In keeping with the government’s principles to keep costs of medicines as low as possible, ALL medical aids and medical insurance companies produce a drug formulary. This is a carefully selected group of the cheapest generic medicines for all common diseases and illnesses. Doing the maths on this gets really interesting but also clearly demonstrates chaos theory in practice. For example, the most commonly prescribed antibiotic used to treat anything from a throat infection to a tooth abscess is commonly referred to as an AmoxyClav antibiotic. (Amoxicillin + Clavluanic Acid) There are more than 270 derivatives of this drug on the market. Pharmaceutically they are all the identical chemical compounds but are made by different companies and sold at different prices (chaos theory in practice). Medical aids and insurance companies stipulate up to 4 or 5 of the same drug within a narrow price band. This means that any and every pharmacy has to carry one or more of these stipulated drugs should a medical aid member present a prescription at a pharmacy in the area.

Again, should the pharmacist not hold stock but need it, they will order this from the pharmaceutical wholesaler.

A logistical nightmare of gigantic proportions

In 2000, when ACT 90 was passed into law, petrol per litre was just R2.85. It’s R15.93 in 2019. Picture this; a pharmaceutical wholesaler based in say Bloemfontein that delivers medicine to say Kimberley will have to travel 164.8km (329kms there and back). It will require 18 litres of fuel to travel to and from Kimberley at a cost of around R286.74 in petrol alone. And the logistic fee stipulated by the government in Act 90 means the wholesaler can only charge R5.91 on a product costing R90.94 (2014 prices ex DoH).

So if a Bloemfontein pharmaceutical wholesaler was to undertake to urgently deliver a single pack of medicine to a particular pharmacy in Kimberley, the wholesaler would spend R286.74 in fuel alone in order to make R5.91. Commercial insanity at its worst.

Every pharmaceutical wholesaler would like to be able to compete for trade but it is against the law for anyone to offer discounts or enticements in order to drum up sales and move the volume of prescription stock they hold in good faith. Every pharmacist would like to offer their customers immediate or rapid service, but because of the cost and margin ratio, they are forced to trade on confirmation of need (have a customer present the prescription so that they can order and purchase the required medication). This then means the pharmacist will expect the most service-oriented wholesaler to deliver pronto, irrespective of whether he or she does so at a loss.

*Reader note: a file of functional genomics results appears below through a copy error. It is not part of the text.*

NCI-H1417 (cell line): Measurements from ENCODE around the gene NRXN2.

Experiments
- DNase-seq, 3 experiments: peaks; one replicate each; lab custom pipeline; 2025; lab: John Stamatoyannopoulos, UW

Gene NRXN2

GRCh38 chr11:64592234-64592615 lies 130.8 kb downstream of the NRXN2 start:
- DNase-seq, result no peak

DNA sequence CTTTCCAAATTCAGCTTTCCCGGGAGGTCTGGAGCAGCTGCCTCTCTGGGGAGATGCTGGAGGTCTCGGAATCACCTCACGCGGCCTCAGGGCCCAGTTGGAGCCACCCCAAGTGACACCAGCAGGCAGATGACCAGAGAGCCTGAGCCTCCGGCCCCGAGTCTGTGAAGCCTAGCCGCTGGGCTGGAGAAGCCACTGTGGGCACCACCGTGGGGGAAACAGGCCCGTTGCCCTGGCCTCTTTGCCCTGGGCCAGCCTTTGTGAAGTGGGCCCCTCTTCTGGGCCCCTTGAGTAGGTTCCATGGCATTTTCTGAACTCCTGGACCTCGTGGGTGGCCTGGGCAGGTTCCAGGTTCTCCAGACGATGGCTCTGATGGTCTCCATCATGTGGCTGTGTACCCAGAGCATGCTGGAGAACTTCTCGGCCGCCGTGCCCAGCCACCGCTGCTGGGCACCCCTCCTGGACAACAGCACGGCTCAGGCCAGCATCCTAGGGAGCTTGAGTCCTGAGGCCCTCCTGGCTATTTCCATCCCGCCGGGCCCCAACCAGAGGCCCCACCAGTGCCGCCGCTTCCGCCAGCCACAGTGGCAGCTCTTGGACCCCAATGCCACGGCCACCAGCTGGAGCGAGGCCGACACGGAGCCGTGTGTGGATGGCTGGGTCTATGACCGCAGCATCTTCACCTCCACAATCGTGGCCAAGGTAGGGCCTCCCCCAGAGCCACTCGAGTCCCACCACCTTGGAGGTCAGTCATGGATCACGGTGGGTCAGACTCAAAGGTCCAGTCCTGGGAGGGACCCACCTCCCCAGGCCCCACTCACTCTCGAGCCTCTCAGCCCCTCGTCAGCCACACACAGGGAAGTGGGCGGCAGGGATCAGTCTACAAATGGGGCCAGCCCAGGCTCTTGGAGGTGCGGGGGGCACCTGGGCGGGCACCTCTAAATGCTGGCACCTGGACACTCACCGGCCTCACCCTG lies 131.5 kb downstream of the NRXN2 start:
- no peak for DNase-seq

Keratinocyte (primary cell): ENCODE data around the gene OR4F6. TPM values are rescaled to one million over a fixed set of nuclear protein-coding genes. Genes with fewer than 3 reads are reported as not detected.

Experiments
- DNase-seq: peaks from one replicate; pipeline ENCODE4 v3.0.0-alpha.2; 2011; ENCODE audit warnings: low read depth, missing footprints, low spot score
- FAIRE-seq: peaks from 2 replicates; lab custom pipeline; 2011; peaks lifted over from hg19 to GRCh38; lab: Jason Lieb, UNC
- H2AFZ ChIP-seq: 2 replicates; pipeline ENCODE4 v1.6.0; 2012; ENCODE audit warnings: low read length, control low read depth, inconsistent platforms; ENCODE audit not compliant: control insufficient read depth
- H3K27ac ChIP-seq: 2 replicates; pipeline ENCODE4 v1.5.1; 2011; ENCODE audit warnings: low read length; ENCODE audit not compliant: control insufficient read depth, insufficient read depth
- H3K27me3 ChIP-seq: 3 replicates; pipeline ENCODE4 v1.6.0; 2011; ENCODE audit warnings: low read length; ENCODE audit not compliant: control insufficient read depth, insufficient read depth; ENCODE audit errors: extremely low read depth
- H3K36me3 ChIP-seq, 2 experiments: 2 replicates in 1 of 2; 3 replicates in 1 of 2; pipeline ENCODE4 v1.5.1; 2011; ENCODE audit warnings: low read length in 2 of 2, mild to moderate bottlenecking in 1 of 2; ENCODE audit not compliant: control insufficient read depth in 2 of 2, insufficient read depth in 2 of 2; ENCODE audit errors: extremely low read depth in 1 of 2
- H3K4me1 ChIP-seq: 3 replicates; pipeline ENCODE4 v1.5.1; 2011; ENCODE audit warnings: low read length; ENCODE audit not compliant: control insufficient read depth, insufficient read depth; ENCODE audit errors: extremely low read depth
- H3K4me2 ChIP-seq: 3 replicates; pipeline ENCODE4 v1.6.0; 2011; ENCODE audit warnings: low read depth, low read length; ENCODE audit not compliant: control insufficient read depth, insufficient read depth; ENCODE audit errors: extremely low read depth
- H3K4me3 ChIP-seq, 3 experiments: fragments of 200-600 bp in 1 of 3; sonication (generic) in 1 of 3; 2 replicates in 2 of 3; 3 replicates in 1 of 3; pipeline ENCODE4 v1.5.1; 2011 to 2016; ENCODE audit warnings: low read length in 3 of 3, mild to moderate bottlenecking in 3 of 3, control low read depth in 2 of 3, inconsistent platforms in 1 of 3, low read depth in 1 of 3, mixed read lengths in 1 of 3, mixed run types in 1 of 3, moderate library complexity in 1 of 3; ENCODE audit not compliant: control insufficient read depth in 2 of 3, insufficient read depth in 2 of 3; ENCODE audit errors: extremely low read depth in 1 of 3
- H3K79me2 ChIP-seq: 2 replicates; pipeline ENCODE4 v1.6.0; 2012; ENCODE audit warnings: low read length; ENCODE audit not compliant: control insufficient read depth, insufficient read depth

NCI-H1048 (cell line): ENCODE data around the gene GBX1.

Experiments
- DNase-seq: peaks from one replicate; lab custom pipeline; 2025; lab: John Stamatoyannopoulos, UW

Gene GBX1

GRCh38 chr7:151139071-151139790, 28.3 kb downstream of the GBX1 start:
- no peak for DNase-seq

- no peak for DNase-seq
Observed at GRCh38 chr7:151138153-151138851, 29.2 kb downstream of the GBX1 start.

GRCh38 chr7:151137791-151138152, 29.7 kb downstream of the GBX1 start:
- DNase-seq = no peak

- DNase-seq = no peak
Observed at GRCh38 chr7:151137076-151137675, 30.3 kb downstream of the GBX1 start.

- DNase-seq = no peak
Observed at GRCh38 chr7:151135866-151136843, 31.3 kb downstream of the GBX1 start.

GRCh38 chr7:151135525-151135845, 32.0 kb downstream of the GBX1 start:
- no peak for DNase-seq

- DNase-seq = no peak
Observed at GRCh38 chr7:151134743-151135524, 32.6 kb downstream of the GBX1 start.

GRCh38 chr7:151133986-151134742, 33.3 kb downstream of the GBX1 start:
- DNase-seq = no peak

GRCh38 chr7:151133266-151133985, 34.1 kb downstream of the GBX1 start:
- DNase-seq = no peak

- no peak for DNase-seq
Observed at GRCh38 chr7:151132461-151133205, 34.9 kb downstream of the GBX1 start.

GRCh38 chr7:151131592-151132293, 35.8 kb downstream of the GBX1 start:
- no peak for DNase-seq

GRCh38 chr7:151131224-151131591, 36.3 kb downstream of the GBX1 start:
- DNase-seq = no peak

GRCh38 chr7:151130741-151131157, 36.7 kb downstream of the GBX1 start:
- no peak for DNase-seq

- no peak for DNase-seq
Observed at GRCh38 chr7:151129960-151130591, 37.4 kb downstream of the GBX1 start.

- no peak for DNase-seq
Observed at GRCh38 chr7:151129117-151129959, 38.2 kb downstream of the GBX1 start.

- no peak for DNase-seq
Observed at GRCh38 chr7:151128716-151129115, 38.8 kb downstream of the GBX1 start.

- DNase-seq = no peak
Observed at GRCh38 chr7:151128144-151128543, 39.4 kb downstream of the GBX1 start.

Most will argue that the intention must then surely be to fill each delivery vehicle with as much stock as possible and it goes without saying that those wholesalers servicing distant pharmacies will focus on trying to achieve the highest level of efficiency by attempting to optimise volume delivery. Yet again, as per the example of the ratio of earning between purchase and sale of medicines with minuscule profits, it’s even worse for pharmaceutical wholesalers.

Bear in mind that the South African population is spread across virtually the entire country, with some community settlements several hundred kilometres from metropolitan areas where pharmaceutical wholesalers are based, for obvious reasons.

Introducing NHI – the commercial joke of the century

National Health Insurance (NHI) is a concept designed around the principal of providing free healthcare for ALL South African citizens which is a noble but incredibly naïve consideration.

NHI has been stated by government not to be confused with medical aid. It is simply insurance to cover medical expenses incurred by all healthcare stakeholders within the value and supply chain. In another breath government also states that they intend to procure medicines directly for NHI. Now that is not the function of an “insurance management” operation.

The SA government intends to take hold of ALL private medical insurance and medical aid contributions in order to add this to the state’s allocated funds purposed for universal healthcare. The amount of money harnessed by government will be in excess of R500bn. This is bigger than the total debt the government has incurred to save Eskom.